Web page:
… I have finally found a way to continue my wallpaper, that is both practical and yields clear-edged results! HOORAY!
I just had to share the news, but will write more about the method, and the looong way there, later on.
Let’s start with the front lining. First of all, I found I had to change the pattern a little there. As you can see in the first picture, I took away some width of the front facing, reducing it to about 15 cm (the line in black ink).
Have a look at what the book has to say about the cut of the lining pieces:
As you can see, it’s quite straightforward. I decided against the darts, since I do not have the shoulder arrow on the outside piece, either, and the vertical reduction seam (that starts at the armscye) is so narrow, in my pattern, thatI do not think it will make a difference with regard to the fit. Besides… the lazy bunch at Belstaff obviously didn’t do either of those darts anyway 😉 Continue reading Test Coat Step VI – Lining
Just wanted to let you know that I have not dropped dead from some sudden illness, or vanished for good. There are several reasons why this page hasn’t been updated for some time, most of them to do with stupid Real Life developments.
But, alas, there is another reason why there weren’t any progress reports on The Wallpaper, in particular. After two more or less successful rows I had to face the fact that my MO was not practical, not economically sensible, and not healthy, either.
Not practical, as the cardboard stencil could only be employed with the help of another person to either do the spraying, or fixating the stencil.
Not economic, because to achieve the intended colour density and uniformity, I used up about one can of spray paint per row.
Not healthy because using that amount of paint in a closed space makes said space more or less unusable for at least one or two days; and that’s leaving aside the fact that there’s no way to avoid breathing in the stuff while doing the spraying itself. Short of a gas mask, I mean.
All this doesn’t mean I’m going to give up on the project, though, as I do own a vinyl cutter… A late inspiration, I know 😉 The thing hasn’t been used in years but Internet research assures me there are still ways to get it working, so the Wallpaper Project shall return once I’ve actually figured it out.
Right now I’m looking into mixing the colour of the first two rows from… varnish? lacquer? You know what I’m talking about, to match the existing bits. Although, knowing my stupid perfectionist self there is a real danger I’ll redo those first rows if the rest works much better, anyway……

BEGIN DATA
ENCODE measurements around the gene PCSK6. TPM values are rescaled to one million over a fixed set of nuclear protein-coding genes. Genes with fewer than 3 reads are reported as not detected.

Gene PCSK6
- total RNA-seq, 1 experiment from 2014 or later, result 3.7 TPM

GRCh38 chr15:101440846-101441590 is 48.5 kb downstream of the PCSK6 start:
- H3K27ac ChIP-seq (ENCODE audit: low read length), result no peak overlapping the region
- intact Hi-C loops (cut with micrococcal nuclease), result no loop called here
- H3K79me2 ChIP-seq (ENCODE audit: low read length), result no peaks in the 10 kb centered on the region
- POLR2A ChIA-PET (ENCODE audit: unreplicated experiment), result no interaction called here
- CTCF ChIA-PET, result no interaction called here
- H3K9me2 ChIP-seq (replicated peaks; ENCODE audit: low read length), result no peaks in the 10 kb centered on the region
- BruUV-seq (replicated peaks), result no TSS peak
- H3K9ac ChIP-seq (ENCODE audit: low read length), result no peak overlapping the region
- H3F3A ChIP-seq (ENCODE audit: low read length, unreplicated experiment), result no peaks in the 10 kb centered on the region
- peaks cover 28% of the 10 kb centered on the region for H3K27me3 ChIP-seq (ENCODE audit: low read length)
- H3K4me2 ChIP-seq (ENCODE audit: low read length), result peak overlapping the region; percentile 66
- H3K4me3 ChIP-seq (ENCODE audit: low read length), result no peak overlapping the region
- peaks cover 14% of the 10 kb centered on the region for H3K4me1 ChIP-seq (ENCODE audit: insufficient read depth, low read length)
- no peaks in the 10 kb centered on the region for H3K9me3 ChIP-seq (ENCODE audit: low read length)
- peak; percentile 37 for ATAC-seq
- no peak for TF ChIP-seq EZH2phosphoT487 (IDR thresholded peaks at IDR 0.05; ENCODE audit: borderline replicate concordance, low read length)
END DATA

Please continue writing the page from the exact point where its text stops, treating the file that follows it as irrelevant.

I’ll keep you posted.
This has only partly been in coming so long because of, well, procrastination on my part… I had to switch to an older camera that’s got severe connectability issues with anything newer than XP. But now it’s running just fine, so I can properly update again.
All right. First of all, a picture of the collection of different hair canvases and other interfacings I ordered for trying out on the test coat:
I guess I should have done this before: post pictures of what the intended result with the pattern I'm adapting looks like.
In the schematic it's this. You see that there are a number of deviations from the Milford look I'm aiming for, that I've taken care of through changes as recorded in my posts of pattern construction, so far. Most notably the wider cut of the lapel, the lack of pleats or arrows in the back, and the pockets.
Okay. This has taken me inexcusably long due to different RL issues, including the cold in my sewing room… But I’ve finally finished the first set of the tissue pattern.
I cut seperate patterns for the following outer fabric pieces: belt, pockets, upper and under collar, upper and under collar stand; plus patterns for the front facing and hair canvas interfacing.
I have not cut patterns for upper and under sleeves, cuffs, all the lining (and the intermediate lining I am still considering) or the placket, yet.
So, here goes: Continue reading Tissue paper pattern! (Part 1)
Okay, there IS a reason why it took me forever to get on with the pattern. I was having a heated debate with myself about the sleeve. A coat like this ought to have a sleeve consisting of two pieces! I know that Jessamygriffin went with a one-pice sleeve, and the result looks fine, but well… In the back views of the coat you can see one seam running along the back of the arm (which kind of seriously suggests that the sleeve indeed was cut in two pieces), but there is no proof of a second seam on the inside of the arm, which would be conclusive evidence… After a little chat with the brilliant Bee, best beta and incredibly knowledgeable friend, I have now finally decided to try a two-piece sleeve. The cuff that will be added later on, of course, will need to be made of only one, continuous piece of fabric. First of all, I need to make a confession. I have ridiculously long arms. So don’t wonder if I determine my Ärl = Ärmellänge (length of sleeve) as 52 cm. The table of reference (as given here in Step III) says 45 cm… Besides, we need two more measurements before we start drawing the sleeve: Ärmelbreite (width of sleeve) = 1/8 of Ow + 13 cm = 1/8 * 90 cm + 13 cm = 11,25 cm + 13 cm = 24, 5 cm Kugelhöhe (height of armscye) = 1/8 of Ow + 8,5 cm = 1/8 * 90 cm + 8,5 cm = 11,25 cm + 8,5 cm = 19 cm As you can see, I round the final values up a bit… All right, then. ONE. On the right hand side you see what our sleeve construction should look like afterwards… (the figure on the left hand side shows the way we’ll have to modify our master pattern before drawing our paper pattern, but I’ll repost that one when neccessary) Continue reading Step XII – Or: The Puzzling Case of the Sleeve